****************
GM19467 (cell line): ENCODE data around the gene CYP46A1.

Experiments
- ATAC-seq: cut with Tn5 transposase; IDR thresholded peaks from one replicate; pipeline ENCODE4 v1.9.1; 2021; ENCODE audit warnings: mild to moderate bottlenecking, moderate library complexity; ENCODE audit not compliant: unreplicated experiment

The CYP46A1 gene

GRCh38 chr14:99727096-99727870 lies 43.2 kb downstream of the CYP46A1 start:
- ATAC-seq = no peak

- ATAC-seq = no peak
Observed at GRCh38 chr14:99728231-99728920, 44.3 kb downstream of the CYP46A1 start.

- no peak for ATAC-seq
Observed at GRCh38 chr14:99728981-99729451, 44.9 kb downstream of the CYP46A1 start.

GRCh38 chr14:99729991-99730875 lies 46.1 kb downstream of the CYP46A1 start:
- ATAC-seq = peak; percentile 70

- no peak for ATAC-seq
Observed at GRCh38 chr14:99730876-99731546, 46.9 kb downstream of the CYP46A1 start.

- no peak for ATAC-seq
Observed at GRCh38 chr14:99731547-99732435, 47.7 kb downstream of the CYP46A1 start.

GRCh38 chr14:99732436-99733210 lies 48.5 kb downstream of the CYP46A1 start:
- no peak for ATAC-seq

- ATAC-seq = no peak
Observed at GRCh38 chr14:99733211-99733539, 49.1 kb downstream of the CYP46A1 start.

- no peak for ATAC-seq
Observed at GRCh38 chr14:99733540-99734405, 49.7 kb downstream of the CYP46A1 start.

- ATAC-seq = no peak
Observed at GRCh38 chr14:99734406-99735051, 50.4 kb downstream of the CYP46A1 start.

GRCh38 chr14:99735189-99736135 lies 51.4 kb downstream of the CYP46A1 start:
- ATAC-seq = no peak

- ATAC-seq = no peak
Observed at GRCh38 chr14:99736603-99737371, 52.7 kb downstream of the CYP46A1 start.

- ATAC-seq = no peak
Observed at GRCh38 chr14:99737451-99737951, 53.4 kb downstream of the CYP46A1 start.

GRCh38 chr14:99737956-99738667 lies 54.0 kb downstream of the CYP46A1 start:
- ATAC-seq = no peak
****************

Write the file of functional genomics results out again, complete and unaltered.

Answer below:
GM19467 (cell line): ENCODE data around the gene CYP46A1.

Experiments
- ATAC-seq: cut with Tn5 transposase; IDR thresholded peaks from one replicate; pipeline ENCODE4 v1.9.1; 2021; ENCODE audit warnings: mild to moderate bottlenecking, moderate library complexity; ENCODE audit not compliant: unreplicated experiment

The CYP46A1 gene

GRCh38 chr14:99727096-99727870 lies 43.2 kb downstream of the CYP46A1 start:
- ATAC-seq = no peak

- ATAC-seq = no peak
Observed at GRCh38 chr14:99728231-99728920, 44.3 kb downstream of the CYP46A1 start.

- no peak for ATAC-seq
Observed at GRCh38 chr14:99728981-99729451, 44.9 kb downstream of the CYP46A1 start.

GRCh38 chr14:99729991-99730875 lies 46.1 kb downstream of the CYP46A1 start:
- ATAC-seq = peak; percentile 70

- no peak for ATAC-seq
Observed at GRCh38 chr14:99730876-99731546, 46.9 kb downstream of the CYP46A1 start.

- no peak for ATAC-seq
Observed at GRCh38 chr14:99731547-99732435, 47.7 kb downstream of the CYP46A1 start.

GRCh38 chr14:99732436-99733210 lies 48.5 kb downstream of the CYP46A1 start:
- no peak for ATAC-seq

- ATAC-seq = no peak
Observed at GRCh38 chr14:99733211-99733539, 49.1 kb downstream of the CYP46A1 start.

- no peak for ATAC-seq
Observed at GRCh38 chr14:99733540-99734405, 49.7 kb downstream of the CYP46A1 start.

- ATAC-seq = no peak
Observed at GRCh38 chr14:99734406-99735051, 50.4 kb downstream of the CYP46A1 start.

GRCh38 chr14:99735189-99736135 lies 51.4 kb downstream of the CYP46A1 start:
- ATAC-seq = no peak

- ATAC-seq = no peak
Observed at GRCh38 chr14:99736603-99737371, 52.7 kb downstream of the CYP46A1 start.

- ATAC-seq = no peak
Observed at GRCh38 chr14:99737451-99737951, 53.4 kb downstream of the CYP46A1 start.

GRCh38 chr14:99737956-99738667 lies 54.0 kb downstream of the CYP46A1 start:
- ATAC-seq = no peak